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Barriers to Effective Teaching

DaRosa, Debra A. PhD; Skeff, Kelley MD, PhD; Friedland, Joan A. MD, MPH; Coburn, Michael MD; Cox, Susan MD; Pollart, Susan MD; O'Connell, Mark MD; Smith, Sandy PhD

doi: 10.1097/ACM.0b013e31820defbe
Faculty Development

Medical school faculty members are charged with the critical responsibility of preparing the future physician and medical scientist workforce. Recent reports suggest that medical school curricula have not kept pace with societal needs and that medical schools are graduating students who lack the knowledge and skills needed to practice effectively in the 21st century. The majority of faculty members want to be effective teachers and graduate well-prepared medical students, but multiple and complex factors—curricular, cultural, environmental, and financial—impede their efforts. Curricular impediments to effective teaching include unclear definitions of and disagreement on learning needs, misunderstood or unstated goals and objectives, and curriculum sequencing challenges. Student and faculty attitudes, too few faculty development opportunities, and the lack of an award system for teaching all are major culture-based barriers. Environmental barriers, such as time limitations, the setting, and the physical space in which medical education takes place, and financial barriers, such as limited education budgets, also pose serious challenges to even the most committed teachers. This article delineates the barriers to effective teaching as noted in the literature and recommends action items, some of which are incremental whereas others represent major change. Physicians-in-training, medical faculty, and society are depending on medical education leaders to address these barriers to effect the changes needed to enhance teaching and learning.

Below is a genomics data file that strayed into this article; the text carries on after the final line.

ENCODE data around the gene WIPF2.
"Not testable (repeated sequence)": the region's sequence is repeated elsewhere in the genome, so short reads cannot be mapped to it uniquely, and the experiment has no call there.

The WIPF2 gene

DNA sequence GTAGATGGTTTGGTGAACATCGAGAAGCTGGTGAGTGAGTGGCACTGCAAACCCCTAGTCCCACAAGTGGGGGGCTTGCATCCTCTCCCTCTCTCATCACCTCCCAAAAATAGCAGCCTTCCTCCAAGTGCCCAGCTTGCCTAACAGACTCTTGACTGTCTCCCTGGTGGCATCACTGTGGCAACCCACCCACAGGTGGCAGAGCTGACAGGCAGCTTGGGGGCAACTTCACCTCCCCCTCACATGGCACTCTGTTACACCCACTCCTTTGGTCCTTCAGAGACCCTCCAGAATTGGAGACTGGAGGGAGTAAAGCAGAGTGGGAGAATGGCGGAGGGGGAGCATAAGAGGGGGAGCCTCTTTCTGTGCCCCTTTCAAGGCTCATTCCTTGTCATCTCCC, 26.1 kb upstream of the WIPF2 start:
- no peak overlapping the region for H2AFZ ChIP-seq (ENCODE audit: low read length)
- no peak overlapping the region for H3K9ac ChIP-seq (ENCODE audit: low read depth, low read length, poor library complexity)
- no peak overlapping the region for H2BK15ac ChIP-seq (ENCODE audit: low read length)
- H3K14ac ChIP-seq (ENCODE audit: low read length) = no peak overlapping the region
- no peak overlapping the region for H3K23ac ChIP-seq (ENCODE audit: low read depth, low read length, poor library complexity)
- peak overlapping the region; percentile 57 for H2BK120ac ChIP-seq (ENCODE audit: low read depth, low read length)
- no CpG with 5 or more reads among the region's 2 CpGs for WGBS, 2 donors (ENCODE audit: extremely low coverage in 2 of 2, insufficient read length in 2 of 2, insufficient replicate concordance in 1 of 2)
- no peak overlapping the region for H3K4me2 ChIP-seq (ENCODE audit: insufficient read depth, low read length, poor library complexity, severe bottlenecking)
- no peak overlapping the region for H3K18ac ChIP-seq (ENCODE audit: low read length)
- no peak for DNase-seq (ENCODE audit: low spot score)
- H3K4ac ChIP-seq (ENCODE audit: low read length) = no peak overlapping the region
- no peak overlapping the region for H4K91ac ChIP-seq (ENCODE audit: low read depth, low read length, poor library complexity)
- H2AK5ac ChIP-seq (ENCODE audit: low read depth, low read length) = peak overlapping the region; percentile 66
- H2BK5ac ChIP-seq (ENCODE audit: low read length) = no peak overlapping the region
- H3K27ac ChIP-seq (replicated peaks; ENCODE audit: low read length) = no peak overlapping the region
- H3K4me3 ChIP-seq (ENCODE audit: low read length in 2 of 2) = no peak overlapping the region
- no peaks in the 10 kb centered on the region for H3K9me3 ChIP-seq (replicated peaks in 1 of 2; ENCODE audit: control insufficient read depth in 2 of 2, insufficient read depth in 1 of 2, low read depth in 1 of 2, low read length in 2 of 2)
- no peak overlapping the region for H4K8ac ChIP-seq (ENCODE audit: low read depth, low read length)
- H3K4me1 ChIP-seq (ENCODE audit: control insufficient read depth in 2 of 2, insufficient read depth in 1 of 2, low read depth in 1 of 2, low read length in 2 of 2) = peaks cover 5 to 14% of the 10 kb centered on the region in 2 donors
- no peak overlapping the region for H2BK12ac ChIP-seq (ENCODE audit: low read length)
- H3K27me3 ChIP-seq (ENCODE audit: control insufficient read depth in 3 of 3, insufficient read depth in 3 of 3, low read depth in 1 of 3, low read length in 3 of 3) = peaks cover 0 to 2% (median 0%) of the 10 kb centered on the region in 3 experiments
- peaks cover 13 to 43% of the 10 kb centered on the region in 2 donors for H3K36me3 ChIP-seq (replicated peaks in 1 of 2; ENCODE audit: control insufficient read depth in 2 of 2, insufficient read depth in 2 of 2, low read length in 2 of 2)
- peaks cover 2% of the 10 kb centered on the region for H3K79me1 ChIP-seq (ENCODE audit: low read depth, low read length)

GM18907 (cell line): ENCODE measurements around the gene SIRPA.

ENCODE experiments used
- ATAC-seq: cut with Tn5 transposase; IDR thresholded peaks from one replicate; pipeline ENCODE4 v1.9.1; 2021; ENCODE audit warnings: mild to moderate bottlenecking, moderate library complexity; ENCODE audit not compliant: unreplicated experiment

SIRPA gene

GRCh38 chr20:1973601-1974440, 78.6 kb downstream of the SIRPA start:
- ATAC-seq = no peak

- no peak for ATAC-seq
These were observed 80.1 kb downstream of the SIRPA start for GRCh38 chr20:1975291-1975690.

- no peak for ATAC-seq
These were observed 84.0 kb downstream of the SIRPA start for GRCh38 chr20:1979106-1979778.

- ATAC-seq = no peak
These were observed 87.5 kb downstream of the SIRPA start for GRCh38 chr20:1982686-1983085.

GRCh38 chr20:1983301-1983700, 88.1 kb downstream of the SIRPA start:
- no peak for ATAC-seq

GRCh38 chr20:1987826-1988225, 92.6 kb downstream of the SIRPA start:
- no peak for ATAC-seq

Dr. DaRosa is professor of surgery and vice chair for education, Department of Surgery, Northwestern University Feinberg School of Medicine, Chicago, Illinois.

Dr. Skeff is professor of medicine and codirector, Stanford Faculty Development Center, Stanford University, Palo Alto, California.

Dr. Friedland is associate professor of medicine, Baylor College of Medicine, Houston, Texas, and associate chief of medicine, Michael E. DeBakey Veterans' Affairs Medical Center, Houston, Texas.

Dr. Coburn is professor of surgery and interim chair, Department of Urology, Baylor College of Medicine, Houston, Texas.

Dr. Cox is professor of obstetrics and gynecology and associate dean for medical education, University of Texas Southwestern Medical Center, Dallas, Texas.

Dr. Pollart is associate professor of family medicine and associate dean for faculty development, University of Virginia, Charlottesville, Virginia.

Dr. O'Connell is associate professor of medicine and senior associate dean for medical education, University of Miami, Miami, Florida.

Dr. Smith is senior research associate and senior medical educator, University of Chicago, Chicago, Illinois.

Please see the end of this article for information about the authors.

Correspondence should be addressed to Dr. DaRosa, Northwestern University Feinberg School of Medicine, 251 E. Huron, Galter 3-150, Chicago, IL 60611; telephone: (312) 926-7274; e-mail: ddarosa@nmh.org.

First published online February 21, 2011

© 2011 Association of American Medical Colleges